People will say that UM basketball entered this circle of Hell when Steve Fisher walked out those doors, bodies sticking out from beneath the various rugs and buses strewn about Crisler. But that always felt like an easy-to-locate marker than an actual timestamp, the “official” end of an era for narrative purposes. To me, the beginning of this sports purgatory was that 1993 National Championship game. Until that point, Michigan had seemingly been on a perpetual rise. The title in 1989 felt slightly unexpected at the time but, in hindsight, kind of made sense given the talent on the team. They followed that win up with another solid season, one admittedly down year in 1991, and then the rise of the Fab Five. For a solid 5-year stretch, everything was coming up Michigan.
But then UM lost to North Carolina, and the magic was gone like that. In hindsight, it would have been gone regardless of the outcome, because expectations had been ratcheted up to unsustainable levels as soon as Chris, Jalen, Juwan, Jimmy, and Ray pulled up their black socks. 1989 was the title, but 1993 gave people the license to expect a title, and this pivot is what turns fans from 1980 US Hockey fans to 1980 USSR Hockey fans.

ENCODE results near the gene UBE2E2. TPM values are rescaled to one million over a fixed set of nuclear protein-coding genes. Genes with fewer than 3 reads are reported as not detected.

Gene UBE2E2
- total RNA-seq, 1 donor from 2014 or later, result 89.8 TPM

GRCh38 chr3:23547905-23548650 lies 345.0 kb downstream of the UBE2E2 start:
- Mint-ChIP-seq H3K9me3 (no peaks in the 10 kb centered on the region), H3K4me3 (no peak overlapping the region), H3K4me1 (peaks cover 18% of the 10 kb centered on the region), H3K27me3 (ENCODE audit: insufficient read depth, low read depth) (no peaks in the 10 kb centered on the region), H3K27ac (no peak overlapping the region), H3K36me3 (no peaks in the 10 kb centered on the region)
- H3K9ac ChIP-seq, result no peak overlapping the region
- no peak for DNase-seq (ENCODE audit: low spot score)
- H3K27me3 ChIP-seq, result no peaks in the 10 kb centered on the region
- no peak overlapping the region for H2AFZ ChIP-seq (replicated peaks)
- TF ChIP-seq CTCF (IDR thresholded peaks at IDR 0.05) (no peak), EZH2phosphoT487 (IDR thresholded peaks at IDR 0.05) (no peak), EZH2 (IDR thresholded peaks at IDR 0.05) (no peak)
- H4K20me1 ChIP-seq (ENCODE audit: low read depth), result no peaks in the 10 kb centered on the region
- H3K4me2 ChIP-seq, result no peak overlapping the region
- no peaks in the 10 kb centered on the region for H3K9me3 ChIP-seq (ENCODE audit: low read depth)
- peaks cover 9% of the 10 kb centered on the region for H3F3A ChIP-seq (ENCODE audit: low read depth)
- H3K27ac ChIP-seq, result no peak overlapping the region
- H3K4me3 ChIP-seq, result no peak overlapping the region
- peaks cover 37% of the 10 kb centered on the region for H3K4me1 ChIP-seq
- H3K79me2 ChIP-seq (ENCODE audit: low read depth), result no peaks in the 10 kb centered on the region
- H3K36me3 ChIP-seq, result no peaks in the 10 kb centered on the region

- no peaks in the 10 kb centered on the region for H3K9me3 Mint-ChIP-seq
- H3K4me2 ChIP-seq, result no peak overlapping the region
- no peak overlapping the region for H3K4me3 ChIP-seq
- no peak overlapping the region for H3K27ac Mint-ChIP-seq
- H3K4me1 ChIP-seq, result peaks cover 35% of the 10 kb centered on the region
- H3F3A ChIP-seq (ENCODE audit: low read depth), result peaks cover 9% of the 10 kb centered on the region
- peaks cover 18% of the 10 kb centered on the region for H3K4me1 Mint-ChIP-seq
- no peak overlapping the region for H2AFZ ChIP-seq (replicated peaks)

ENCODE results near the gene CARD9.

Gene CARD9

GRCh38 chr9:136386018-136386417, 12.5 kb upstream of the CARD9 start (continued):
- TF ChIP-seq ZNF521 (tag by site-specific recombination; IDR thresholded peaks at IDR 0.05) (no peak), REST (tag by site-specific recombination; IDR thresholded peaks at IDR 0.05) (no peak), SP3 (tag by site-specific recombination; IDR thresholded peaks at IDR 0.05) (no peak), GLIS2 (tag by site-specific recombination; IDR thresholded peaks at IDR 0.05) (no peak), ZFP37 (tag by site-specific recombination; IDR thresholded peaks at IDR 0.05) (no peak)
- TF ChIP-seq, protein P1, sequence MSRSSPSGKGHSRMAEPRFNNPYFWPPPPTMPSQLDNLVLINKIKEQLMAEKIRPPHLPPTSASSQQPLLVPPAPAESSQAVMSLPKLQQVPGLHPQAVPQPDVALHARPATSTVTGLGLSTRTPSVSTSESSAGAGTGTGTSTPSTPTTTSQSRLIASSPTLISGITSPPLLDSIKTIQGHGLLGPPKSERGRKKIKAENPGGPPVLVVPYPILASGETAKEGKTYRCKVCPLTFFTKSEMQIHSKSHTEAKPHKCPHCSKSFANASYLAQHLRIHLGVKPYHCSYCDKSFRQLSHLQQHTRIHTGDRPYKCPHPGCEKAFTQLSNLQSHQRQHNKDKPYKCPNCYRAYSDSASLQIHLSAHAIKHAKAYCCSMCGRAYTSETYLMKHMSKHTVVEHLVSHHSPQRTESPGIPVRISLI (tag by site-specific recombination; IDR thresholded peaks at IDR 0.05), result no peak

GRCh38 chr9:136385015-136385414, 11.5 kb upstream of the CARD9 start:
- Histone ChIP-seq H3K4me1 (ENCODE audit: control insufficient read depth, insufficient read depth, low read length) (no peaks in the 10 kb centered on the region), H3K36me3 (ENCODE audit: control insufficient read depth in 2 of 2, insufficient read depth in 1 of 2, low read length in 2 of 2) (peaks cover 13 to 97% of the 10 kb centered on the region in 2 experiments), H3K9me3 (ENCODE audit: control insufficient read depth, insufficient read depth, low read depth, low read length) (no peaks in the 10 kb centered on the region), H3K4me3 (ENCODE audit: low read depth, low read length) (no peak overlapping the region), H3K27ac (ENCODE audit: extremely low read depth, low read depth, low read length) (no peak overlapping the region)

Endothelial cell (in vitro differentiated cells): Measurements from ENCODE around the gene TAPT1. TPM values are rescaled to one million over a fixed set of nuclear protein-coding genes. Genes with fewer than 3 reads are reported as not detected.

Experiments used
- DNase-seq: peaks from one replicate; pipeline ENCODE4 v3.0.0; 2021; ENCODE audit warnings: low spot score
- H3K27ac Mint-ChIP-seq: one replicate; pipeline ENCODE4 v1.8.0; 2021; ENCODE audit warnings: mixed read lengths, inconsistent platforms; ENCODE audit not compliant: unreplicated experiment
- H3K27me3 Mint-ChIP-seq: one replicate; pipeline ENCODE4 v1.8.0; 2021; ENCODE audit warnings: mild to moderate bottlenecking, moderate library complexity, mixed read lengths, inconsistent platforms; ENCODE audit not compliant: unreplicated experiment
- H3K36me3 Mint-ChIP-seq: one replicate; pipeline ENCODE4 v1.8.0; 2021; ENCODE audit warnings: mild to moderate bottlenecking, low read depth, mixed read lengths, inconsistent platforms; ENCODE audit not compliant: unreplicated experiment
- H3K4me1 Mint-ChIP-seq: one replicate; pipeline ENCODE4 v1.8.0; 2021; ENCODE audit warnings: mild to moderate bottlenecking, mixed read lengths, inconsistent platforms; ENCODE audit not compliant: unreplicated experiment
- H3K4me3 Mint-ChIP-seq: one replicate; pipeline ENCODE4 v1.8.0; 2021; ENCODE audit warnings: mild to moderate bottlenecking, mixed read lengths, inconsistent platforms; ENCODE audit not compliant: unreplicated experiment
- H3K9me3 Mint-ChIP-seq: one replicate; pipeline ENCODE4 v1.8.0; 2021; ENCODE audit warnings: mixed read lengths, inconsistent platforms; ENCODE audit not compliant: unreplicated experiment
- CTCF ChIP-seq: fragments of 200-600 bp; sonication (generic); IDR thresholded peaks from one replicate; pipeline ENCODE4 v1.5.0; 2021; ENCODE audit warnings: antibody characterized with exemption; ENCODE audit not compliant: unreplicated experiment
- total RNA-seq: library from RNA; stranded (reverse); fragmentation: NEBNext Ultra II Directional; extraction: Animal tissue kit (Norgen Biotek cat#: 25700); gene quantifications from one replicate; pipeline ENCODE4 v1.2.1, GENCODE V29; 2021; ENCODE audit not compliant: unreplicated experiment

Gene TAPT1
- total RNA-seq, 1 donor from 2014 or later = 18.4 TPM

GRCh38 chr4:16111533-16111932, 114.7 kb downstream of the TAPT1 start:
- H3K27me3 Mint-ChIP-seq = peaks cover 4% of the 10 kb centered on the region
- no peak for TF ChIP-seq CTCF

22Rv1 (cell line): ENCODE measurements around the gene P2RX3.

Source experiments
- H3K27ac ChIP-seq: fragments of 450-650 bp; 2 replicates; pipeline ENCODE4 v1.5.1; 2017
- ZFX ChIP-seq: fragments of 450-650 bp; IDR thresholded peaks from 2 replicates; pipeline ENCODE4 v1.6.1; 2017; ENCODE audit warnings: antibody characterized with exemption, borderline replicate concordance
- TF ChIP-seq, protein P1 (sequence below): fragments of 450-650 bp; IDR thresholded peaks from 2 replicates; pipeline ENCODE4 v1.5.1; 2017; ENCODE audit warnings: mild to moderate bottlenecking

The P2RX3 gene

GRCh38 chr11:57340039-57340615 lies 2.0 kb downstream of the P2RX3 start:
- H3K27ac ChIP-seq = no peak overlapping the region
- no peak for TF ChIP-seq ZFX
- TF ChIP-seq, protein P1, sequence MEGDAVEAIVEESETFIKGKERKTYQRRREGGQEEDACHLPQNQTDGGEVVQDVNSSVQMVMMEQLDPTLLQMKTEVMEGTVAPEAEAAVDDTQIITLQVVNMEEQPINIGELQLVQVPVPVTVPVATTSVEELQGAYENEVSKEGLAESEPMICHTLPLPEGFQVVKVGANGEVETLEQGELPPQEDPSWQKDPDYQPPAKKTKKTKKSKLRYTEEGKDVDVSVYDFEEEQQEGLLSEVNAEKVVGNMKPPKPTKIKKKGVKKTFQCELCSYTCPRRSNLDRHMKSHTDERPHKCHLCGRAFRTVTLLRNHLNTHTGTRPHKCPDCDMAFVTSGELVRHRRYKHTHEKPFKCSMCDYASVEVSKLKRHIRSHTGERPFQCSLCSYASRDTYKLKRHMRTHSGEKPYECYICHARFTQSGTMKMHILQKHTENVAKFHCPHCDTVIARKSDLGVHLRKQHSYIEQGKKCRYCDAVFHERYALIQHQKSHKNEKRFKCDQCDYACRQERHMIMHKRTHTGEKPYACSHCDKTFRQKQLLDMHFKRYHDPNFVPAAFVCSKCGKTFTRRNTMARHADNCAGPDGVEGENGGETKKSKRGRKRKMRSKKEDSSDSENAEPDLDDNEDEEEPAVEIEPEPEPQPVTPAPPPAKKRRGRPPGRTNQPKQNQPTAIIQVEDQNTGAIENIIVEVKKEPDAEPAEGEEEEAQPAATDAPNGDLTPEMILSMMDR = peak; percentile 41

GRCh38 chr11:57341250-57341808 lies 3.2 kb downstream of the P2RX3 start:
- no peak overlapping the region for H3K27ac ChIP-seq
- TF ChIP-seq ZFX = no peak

Duke fans feel like this, same with UNC, Kansas, IU and MSU. You want to just love your team for what it is now, but you can’t completely ignore what they were and what they should be. And that taints your view a bit; you are relieved when they squeak by a 5 seed in the second round of the NCAA tournament because it means another trip to the Sweet 16, and it leaves the possibility open for a run to the Elite 8 and to the Final Four. You feel a release not of happiness but of pressure, vicariously living through wins and loses the way you always say you won’t but inevitably ends with you screaming at the television in front of mixed company.
I guess my point is that regardless of how Monday turned out, UM basketball has returned to national relevance, and that is amazing for fans like me who tried to talk himself in Maceo Baston and Louis Bullock as saviors of the Maize and Blue cagers. John Beilein has proven to be a dynamic offensive mind and a very shrewd recruiter, who can meld teams into his image and overcome many of the deficiencies found in the college game. Even with the expected turnover, people will expect UM basketball to be back in the conference and national title hunts most years, like a national power should be. At the same time, though, the feelings of these past 4 weeks will probably never be there again, or if they are they’ll be tinged with a dread you can’t quite shake. The cloud over UM basketball has finally lifted; it may just be replaced with a far less oppressive one.